When Cardinal chose to do a dark "Christmas Carol" as the holiday show in 2010, it dug a financial hole for the company that took some time to recover from.

Even when shows succeed, ticket sales are never enough to cover the cost of the production. For example, the annual holiday show can cost between $80,000 and $100,000 to stage.

"There's not one show that we do that pays for itself," White said.

Finding the right shows is a risky business, and White has to balance the familiar with interesting options.

"It's a very tricky balance. I would say the hardest thing about running a theater company is programming the season," White said.

But he admits that is also what excites him. White has had a chance to revisit plays he's directed elsewhere and also direct plays he's always wanted to stage.

Some gambles have paid off. In 2013, Cardinal staged "Next to Normal," a dark musical about a woman struggling with life and how her family reacts. Buzz around the production spread quickly through Bloomington and by the end of the run, the shows were sold out.

"What we know is we've got to get those first shows filled and get word of mouth going," White said. "That was a risk that paid off in a big way."

White could have extended the run for "Next to Normal," but without its own performance space, that option is often impossible.

We're off to see the wizard

This upcoming season will provide Cardinal with a chance to do more outreach. The company recently received a $34,000 grant from Duke Energy Foundation to stage "A Short History of Nearly Everything." The 45-minute play will be performed at more than 30 schools and seen by as many as 12,000 students.

Cardinal also has the IU Credit Union Education Initiative. One of its many focuses is the Cardinal for Schools program that allows thousands of students to see Cardinal productions. There are also Community Access Tickets that allow at-risk children to see shows for free.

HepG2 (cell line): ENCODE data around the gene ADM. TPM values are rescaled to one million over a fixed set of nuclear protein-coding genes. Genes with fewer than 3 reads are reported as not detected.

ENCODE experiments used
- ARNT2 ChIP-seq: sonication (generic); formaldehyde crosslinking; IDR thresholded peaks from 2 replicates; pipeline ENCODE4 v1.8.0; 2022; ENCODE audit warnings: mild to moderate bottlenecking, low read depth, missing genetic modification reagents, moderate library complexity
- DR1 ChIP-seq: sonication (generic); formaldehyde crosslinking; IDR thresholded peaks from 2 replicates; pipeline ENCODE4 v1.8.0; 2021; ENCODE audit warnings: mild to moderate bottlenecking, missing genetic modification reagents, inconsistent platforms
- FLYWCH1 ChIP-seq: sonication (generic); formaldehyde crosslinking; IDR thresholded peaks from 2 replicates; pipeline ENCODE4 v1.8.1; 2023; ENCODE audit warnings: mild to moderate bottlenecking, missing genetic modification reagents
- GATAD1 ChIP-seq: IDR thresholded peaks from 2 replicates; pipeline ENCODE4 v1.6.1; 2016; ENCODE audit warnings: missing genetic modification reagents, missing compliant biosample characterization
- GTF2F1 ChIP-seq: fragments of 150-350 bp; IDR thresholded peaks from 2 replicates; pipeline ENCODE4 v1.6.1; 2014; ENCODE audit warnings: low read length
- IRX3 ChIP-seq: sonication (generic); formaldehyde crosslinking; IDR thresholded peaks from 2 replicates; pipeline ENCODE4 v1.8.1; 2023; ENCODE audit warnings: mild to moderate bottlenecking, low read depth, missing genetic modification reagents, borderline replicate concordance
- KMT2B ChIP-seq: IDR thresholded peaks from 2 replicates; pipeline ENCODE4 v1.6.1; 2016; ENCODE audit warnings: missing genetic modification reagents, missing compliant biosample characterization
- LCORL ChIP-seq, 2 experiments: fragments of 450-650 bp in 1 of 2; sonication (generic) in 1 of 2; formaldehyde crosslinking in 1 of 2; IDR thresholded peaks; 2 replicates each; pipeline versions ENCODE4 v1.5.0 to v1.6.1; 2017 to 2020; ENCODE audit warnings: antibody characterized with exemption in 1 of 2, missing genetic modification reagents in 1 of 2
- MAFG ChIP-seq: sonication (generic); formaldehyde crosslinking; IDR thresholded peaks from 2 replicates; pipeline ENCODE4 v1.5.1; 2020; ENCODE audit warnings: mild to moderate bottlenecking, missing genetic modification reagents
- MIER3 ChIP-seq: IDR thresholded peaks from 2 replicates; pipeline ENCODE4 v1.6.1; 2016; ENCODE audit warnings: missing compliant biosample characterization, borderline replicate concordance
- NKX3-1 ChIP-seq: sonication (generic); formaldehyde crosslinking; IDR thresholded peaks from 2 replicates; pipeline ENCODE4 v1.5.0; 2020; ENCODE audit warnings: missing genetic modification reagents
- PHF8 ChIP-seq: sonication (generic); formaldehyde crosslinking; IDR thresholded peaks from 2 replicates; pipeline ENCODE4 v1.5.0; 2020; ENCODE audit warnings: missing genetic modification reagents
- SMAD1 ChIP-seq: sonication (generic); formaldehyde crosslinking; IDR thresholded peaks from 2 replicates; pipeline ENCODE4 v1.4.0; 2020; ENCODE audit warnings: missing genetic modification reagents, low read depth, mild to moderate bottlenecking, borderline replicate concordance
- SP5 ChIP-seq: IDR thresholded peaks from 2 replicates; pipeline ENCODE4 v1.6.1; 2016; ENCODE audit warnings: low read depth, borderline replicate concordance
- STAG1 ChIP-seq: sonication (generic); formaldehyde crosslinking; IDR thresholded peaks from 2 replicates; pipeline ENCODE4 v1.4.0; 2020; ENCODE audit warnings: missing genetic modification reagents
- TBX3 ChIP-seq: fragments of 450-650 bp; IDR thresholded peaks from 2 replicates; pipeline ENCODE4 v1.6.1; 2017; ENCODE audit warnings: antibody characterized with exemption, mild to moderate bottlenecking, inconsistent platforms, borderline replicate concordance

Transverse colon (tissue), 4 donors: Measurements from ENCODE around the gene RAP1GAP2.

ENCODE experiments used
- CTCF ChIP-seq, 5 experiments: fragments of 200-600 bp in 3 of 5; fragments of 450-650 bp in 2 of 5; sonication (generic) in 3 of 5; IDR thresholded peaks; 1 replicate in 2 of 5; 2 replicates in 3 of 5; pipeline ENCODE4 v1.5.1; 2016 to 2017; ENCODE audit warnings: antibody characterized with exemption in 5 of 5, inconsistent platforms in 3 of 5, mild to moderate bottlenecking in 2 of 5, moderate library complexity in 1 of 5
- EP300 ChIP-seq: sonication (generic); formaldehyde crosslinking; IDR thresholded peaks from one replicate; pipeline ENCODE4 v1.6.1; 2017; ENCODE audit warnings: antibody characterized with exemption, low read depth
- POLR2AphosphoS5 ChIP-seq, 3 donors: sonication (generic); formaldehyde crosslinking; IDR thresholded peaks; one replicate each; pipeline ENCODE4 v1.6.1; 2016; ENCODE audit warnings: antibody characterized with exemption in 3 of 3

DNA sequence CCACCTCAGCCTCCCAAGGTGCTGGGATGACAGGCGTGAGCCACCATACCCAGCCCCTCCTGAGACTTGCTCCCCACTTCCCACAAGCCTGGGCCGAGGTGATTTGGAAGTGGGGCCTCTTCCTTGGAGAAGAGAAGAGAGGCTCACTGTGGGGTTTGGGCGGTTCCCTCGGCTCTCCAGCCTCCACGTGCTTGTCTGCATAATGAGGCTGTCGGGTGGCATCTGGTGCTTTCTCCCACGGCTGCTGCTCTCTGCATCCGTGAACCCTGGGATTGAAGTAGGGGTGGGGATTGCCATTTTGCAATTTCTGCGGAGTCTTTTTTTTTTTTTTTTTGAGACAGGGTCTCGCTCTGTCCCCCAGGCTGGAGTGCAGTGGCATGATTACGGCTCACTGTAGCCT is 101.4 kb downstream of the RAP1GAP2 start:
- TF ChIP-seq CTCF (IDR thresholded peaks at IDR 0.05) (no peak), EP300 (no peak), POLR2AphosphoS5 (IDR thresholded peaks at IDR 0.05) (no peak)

For board member Sabbagh, the education component has been a welcome addition to the theater company. "As a former teacher, I knew after the second or third season, I knew Randy was dedicated to bringing kids to shows," Sabbagh said.

Sabbagh said she's seen first-hand how students react to live theater and how that exposure can be life changing. During Cardinal productions, Sabbagh said she likes to sit where she can see the faces of children light up during a show.

"We could do a local theater and not do any of that outreach," Sabbagh said. But she knows it is worth the effort to take on that community role to bring arts to the young.

Cardinal has even added an education director to help with its outreach efforts.

It's a hard knock life

As fun as the plays can be for audience members and staff alike, it still is a lot of work. White tips his hat to the hard-working actors as well as the behind-the-scenes staff of set designers, production managers and support staff who give everything they have to help Cardinal put on a good show.

"Without the quality of shows, nothing would exist," White said.

Having a vibrant art scene has long been a big sell for Bloomington. As a Realtor, Sabbagh will include information about the arts in packets for new residents, including information on Cardinal. The idea that from anywhere in Monroe County you are only 20 minutes from a seat to see really good theater is a selling point, she said.

"It's a selling point for Bloomington that you can be in your seat at that quality level," she said. "People are still surprised by the arts of Bloomington."

The great White way

As Cardinal continues to soar, Sabbagh believes White has been the key to the theater company's success. Despite his lofty goals that include the upcoming production of "Les Miserables," White continues to receive support from the community and the board.

Sabbagh believes White's ability to not only direct but to manage the business side of Cardinal has been an important cog in the wheel. She said White can also design sets and costumes while still being able to have the artistic vision for the group.

"Most have several people to fill those shoes," she said. "I can't really think of anything he can't do."

Michaelsen knows having that kind of skill set is important.

"Theaters start up all the time and that's a good thing because people like Randy have a real passion for what they do. Where we struggle sometimes is we have this passion and then we have to have people who understand how to do the taxes," Michaelsen said.

White is committed to Cardinal and its goals for growth.

"Creating theater is so vital to some of us in terms of just the way we're made that starting it is terribly difficult. But it's kind of a calling. You're compelled to do that," Michaelsen said.

___

(c)2014 the Herald-Times (Bloomington, Ind.)

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Source: Herald-Times (Bloomington, IN)